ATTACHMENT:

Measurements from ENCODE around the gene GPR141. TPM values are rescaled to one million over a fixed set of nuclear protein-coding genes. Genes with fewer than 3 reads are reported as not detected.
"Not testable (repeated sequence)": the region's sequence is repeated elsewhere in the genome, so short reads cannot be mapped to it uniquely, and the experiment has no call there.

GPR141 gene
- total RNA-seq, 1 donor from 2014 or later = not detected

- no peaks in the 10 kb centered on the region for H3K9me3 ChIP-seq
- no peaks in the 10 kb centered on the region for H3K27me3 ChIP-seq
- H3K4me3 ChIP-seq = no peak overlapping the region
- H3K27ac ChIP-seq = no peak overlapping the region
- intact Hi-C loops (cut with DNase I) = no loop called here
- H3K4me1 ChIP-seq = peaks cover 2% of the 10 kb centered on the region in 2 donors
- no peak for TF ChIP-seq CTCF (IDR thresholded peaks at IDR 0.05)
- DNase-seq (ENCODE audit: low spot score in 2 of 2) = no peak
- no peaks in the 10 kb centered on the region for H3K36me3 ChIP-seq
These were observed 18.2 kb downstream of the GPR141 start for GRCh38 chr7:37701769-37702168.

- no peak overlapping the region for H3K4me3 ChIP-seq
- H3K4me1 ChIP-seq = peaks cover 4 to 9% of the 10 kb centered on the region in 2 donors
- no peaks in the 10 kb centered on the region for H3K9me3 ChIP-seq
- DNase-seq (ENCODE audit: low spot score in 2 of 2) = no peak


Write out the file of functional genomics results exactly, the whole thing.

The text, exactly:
Measurements from ENCODE around the gene GPR141. TPM values are rescaled to one million over a fixed set of nuclear protein-coding genes. Genes with fewer than 3 reads are reported as not detected.
"Not testable (repeated sequence)": the region's sequence is repeated elsewhere in the genome, so short reads cannot be mapped to it uniquely, and the experiment has no call there.

GPR141 gene
- total RNA-seq, 1 donor from 2014 or later = not detected

- no peaks in the 10 kb centered on the region for H3K9me3 ChIP-seq
- no peaks in the 10 kb centered on the region for H3K27me3 ChIP-seq
- H3K4me3 ChIP-seq = no peak overlapping the region
- H3K27ac ChIP-seq = no peak overlapping the region
- intact Hi-C loops (cut with DNase I) = no loop called here
- H3K4me1 ChIP-seq = peaks cover 2% of the 10 kb centered on the region in 2 donors
- no peak for TF ChIP-seq CTCF (IDR thresholded peaks at IDR 0.05)
- DNase-seq (ENCODE audit: low spot score in 2 of 2) = no peak
- no peaks in the 10 kb centered on the region for H3K36me3 ChIP-seq
These were observed 18.2 kb downstream of the GPR141 start for GRCh38 chr7:37701769-37702168.

- no peak overlapping the region for H3K4me3 ChIP-seq
- H3K4me1 ChIP-seq = peaks cover 4 to 9% of the 10 kb centered on the region in 2 donors
- no peaks in the 10 kb centered on the region for H3K9me3 ChIP-seq
- DNase-seq (ENCODE audit: low spot score in 2 of 2) = no peak